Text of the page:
The Argentine Financial Crisis


Code : ECC0001

Year :

Industry : General Business

Region : Argentina

Teaching Note:Not Available

Structured Assignment : Not Available

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Abstract: Before World War II, Argentina was one of the most prosperous countries in the world in terms of agricultural and energy resources. Since the 1940s, its economic growth had declined as it changed its financial and trade policies. In 1991, the Convertibility Law was introduced through which the exchange rate of the Argentine peso was fixed at one peso per US dollar. Between 1991 and 1994, Argentina's economy grew and its deficits decreased. But the devaluation of the Mexican peso in 1994 and the devaluation of the Brazilian real in 1998 shook the confidence of the investors. The government took many measures to control the economic situation, but the country's deficits continued to increase. In January 2002, the Currency Board arrangement was abandoned and the peso was devalued. During 2002 and 2003, Argentina showed a trade surplus in its balance of payments.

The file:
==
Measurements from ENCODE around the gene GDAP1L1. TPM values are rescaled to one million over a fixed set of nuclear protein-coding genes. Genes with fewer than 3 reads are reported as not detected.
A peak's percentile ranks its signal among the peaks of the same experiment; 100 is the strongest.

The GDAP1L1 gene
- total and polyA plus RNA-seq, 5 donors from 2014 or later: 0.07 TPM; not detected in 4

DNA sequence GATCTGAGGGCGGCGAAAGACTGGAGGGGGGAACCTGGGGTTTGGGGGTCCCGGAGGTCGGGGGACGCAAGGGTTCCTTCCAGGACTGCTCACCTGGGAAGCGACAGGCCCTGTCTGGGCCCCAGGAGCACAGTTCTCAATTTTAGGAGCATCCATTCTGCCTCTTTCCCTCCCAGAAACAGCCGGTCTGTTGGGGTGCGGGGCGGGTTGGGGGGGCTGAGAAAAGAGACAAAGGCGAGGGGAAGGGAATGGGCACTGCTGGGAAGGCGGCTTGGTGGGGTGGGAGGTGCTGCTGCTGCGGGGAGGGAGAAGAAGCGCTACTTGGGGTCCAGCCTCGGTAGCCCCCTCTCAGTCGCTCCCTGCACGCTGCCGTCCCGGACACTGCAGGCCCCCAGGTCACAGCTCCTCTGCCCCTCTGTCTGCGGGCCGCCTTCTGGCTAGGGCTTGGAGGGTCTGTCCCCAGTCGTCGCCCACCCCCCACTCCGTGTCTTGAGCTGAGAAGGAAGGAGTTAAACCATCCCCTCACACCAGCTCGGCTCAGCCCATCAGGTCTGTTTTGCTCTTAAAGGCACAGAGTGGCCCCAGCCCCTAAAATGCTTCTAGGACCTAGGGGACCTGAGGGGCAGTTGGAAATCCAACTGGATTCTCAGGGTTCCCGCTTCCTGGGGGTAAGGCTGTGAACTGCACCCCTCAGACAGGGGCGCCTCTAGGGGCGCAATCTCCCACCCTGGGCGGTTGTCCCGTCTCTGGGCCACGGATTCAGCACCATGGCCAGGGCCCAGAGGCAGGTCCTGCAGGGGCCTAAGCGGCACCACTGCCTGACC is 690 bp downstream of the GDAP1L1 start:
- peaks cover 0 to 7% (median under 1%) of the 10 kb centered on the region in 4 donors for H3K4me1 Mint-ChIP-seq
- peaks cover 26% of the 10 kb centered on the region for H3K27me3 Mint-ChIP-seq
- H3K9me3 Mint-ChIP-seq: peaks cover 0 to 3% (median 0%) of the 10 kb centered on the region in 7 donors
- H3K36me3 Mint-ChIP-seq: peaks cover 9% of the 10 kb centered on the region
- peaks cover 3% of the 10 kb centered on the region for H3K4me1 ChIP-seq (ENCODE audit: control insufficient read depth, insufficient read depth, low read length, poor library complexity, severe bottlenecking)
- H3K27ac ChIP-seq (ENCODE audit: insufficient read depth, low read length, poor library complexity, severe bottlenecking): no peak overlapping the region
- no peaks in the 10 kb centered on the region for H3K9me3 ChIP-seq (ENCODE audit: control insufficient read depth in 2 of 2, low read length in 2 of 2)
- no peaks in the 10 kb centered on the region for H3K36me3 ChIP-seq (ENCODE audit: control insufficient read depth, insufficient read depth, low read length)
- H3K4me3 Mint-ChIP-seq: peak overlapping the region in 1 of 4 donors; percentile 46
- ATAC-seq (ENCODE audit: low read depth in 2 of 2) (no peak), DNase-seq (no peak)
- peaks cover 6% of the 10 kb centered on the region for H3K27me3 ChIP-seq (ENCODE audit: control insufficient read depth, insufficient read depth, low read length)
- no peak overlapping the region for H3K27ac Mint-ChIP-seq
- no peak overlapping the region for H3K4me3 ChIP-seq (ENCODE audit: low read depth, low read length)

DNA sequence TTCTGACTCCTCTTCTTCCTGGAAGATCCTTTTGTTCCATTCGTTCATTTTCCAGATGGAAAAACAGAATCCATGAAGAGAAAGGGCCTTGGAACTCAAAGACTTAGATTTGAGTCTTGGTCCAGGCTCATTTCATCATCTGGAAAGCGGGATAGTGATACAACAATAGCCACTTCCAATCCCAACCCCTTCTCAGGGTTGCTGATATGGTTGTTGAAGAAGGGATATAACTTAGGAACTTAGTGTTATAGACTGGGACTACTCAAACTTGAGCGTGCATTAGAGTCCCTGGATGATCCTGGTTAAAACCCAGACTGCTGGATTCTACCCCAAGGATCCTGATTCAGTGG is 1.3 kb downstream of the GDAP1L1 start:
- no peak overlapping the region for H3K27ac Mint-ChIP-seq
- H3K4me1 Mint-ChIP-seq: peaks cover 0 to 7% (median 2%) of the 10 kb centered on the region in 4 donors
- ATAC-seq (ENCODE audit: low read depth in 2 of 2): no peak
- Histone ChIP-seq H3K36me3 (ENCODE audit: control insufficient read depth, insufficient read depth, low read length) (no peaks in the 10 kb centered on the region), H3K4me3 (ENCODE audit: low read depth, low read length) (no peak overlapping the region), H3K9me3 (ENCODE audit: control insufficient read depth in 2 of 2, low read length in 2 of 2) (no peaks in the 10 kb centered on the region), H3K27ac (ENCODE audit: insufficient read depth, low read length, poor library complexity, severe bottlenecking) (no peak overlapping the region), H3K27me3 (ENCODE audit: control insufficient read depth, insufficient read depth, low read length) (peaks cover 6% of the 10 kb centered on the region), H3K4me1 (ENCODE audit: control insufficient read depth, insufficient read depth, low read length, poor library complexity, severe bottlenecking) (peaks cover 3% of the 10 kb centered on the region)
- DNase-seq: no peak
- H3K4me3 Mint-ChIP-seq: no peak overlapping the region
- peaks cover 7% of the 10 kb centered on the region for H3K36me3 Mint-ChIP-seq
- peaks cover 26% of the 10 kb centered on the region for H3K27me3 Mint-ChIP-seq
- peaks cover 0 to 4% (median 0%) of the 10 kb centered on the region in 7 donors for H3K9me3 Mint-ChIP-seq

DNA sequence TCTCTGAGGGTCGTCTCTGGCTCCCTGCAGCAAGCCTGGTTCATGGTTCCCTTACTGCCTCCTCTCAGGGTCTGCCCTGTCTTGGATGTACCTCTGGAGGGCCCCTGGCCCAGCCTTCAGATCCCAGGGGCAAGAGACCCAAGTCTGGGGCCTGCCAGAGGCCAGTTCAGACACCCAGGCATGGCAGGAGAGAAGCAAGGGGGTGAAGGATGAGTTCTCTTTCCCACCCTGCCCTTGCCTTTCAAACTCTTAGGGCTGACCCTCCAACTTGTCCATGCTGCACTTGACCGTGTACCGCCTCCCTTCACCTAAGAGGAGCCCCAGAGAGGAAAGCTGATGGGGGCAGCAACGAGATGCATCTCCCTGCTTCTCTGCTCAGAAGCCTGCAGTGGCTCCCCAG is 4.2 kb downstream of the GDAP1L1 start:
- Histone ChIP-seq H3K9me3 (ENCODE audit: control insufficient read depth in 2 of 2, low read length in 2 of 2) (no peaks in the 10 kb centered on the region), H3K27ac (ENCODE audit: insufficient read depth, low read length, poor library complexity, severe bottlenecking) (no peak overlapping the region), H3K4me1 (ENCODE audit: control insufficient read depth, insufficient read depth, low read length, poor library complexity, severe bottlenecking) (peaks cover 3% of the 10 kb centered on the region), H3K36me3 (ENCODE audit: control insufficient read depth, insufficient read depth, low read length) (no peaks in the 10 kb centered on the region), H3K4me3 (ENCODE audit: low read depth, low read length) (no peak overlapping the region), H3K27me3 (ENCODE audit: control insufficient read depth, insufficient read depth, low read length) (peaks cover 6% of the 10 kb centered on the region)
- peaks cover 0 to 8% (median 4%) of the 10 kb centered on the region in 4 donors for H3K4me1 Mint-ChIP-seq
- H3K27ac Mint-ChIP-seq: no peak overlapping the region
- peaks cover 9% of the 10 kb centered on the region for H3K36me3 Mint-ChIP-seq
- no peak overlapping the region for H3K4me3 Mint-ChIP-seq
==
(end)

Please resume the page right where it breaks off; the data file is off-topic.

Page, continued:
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Pedagogical Objectives:

  • To discuss the economic challenges that Argentina is facing, in the light of huge external debts.
    Keywords : Economic Crisis Case Study, Argentine financial crisis, Convertibility Law, Economic stability, Devaluation of the Mexican peso, Currency board, President Eduardo Duhalde, Balance of payments, Import substitution policy, Free Trade Agreement, Financial rescue package, Domingo Cavallo, Inter-American Development Bank, Current account deficits, Zero deficit law.

    Contents :
    The Convertibility Law
    Beginning of the Crisis
    Devaluation and After

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